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NASA congratulates Dell on getting Curiosity to Mars. What this means for the company and cloud computing.

We’ve all seen the NASA control room celebrating or “geeking out” after the Mars rover Curiosity made touchdown on the Red Planet’s surface. If any of you are like me, during the whole mission and the streamed event you just thought it was pretty cool we were landing a remote controlled buggy on Mars, but can I go to sleep now? Let’s think this through again, think about what it took to get that rover(the size of a Mini Cooper) over 225 million kilometers onto a different planet within 10 months, land (while streaming live feed to millions of individuals), conduct its research remotely, and then fly back. This endeavor makes James Cameron’s dive look like exploring the bottom of a bathtub.

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So what went into getting Curiosity from point A way over to point B? NASA scientists are making sure they thank the right people but are giving an extra portion of praise out to Dell, claiming it played an integral role in the “most complicated portion of the mission”; the landing.

Curiosity is being controlled by NASA’s Jet Propulsion Laboratory (JPL) in Pasadena, California. This lab utilizes NASA’s High Performance Computing (HPC) clusters to power its operations. If these clusters should stop working for any length of time, the communication with Curiosity could be put in peril, even end the entire mission. So NASA spares no costs by using only the best material. And in order to analyze test data, which was needed to navigate Mars’s atmosphere and land safely, NASA has developed two clusters named Galaxy and Nebula, two additional HPC clusters.

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Dell’s role in this event does wonders for its reputation as a company. Dell has been flirting with the US federal government for a long time, already having set up contracts with the defense department, and powering NASA’s exploratory operations only boosts Dell’s points. To be the computer choice of one of the most advanced scientific foundations in the world might be something Dell would want to market.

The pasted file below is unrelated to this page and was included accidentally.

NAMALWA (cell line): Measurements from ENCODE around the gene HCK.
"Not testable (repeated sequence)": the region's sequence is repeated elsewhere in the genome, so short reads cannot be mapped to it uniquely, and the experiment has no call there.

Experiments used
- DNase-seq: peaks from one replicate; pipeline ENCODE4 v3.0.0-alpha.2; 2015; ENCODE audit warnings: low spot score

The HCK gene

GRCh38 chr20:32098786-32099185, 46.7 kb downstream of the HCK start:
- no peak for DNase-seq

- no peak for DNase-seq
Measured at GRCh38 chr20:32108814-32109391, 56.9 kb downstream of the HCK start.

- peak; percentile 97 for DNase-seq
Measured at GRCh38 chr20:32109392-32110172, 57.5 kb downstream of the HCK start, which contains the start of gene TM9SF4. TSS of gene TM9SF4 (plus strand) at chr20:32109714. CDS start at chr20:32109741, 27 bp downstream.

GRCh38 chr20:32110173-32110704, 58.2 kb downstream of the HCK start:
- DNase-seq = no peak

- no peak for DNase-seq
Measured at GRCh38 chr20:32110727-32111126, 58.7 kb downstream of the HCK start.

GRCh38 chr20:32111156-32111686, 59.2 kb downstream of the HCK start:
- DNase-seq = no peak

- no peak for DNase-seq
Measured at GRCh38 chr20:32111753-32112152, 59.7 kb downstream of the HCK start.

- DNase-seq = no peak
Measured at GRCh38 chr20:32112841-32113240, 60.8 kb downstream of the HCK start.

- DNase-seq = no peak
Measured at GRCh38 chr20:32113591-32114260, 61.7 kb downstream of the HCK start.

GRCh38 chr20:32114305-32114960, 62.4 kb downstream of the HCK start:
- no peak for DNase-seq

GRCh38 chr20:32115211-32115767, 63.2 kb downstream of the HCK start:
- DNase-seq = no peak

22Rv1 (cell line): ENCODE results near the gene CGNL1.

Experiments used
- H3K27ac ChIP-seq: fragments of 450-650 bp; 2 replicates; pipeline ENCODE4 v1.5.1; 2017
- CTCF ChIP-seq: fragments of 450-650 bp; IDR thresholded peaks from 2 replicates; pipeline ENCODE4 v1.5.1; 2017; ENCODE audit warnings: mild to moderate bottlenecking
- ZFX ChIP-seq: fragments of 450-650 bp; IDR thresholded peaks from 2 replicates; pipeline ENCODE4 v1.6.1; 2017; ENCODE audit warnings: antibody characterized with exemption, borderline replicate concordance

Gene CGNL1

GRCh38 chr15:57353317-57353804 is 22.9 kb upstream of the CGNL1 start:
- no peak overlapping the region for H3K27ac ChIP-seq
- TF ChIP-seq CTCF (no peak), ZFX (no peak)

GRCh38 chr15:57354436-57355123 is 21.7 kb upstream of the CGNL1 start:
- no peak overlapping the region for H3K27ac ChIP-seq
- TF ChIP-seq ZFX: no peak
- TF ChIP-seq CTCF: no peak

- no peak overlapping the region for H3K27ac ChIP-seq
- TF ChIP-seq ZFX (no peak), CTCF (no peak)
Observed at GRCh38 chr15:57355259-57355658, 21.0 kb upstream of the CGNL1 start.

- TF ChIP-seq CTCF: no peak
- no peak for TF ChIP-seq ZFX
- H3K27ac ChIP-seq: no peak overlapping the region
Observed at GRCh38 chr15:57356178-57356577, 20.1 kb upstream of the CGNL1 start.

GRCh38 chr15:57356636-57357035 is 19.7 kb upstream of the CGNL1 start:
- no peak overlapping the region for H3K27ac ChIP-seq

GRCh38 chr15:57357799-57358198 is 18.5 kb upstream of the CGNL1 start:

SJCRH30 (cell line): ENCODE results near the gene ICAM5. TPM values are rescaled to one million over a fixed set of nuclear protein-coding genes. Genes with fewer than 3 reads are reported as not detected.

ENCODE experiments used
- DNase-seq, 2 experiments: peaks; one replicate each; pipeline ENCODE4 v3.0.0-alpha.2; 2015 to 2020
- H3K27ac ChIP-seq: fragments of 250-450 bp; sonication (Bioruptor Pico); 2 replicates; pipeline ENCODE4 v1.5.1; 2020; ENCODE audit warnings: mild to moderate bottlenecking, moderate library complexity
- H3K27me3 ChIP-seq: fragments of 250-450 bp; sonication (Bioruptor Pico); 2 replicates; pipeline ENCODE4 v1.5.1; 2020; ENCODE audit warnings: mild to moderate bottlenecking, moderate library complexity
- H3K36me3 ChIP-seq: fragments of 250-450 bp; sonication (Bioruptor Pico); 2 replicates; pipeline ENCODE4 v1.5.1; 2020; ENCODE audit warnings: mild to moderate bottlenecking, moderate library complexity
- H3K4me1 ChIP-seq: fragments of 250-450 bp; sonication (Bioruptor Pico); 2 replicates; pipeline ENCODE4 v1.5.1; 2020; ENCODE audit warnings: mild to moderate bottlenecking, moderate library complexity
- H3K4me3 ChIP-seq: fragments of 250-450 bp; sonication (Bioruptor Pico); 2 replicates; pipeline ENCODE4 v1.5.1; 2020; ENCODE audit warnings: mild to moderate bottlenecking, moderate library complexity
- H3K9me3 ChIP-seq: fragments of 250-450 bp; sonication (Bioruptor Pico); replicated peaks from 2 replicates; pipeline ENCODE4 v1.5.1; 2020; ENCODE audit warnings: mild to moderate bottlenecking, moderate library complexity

Dell was quick to return the same gratitude to their employer in an official statement given by Jere Carroll, the general manager civilian agencies for Dell Federal, “We’re proud to work hand-in-hand with NASA, a true American institution that provides the world with the understanding that modern day pioneering delivers optimism and the drive to go further. This notion echoes Dell’s mission to provide customers with a full spectrum of IT hardware and services, helping them to accomplish their mission more effectively and efficiently. Most importantly, we are honored to be able to test and validate this mission’s most critical portion, landing on the Red Planet.”

NASA’s out of this world endorsement goes further beyond the just the silver circular insignia on the back of laptops, but goes to endorse an entirely new frontier of computing, namely cloud computing. Nebula and Galaxy are both cloud computing environments which were built at NASA Ames Research Center, seamlessly taking open-sourced components and transforming them into a high-capacity storage and network system which ups NASA’s scalability and cuts its costs immensely. While brains and guts got us to the moon, cloud computing got us to Mars.

This isn’t the first time NASA has dabbled in cloud computing. In fact, NASA has been one of the lead developers in cloud solutions, having worked hand in hand with Rackspace and was a huge backer of the OpenStack project. In addition to Tang, memory foam mattresses, and zero-gravity proof pens, NASA continues to bring some useful things to the table.

While the critics may bash NASA for an acclaimed “pointless” mission to Mars, we have to remember that there are three constructive items that have come from this journey. First, America used to do things for the ” because it’s cool” factor. That factor has been stumbling for a while, it was about time we pump it up. Second, Dell is becoming the computer of choice by scientists and the federal government. Third, cloud computing is taking us into the final frontier.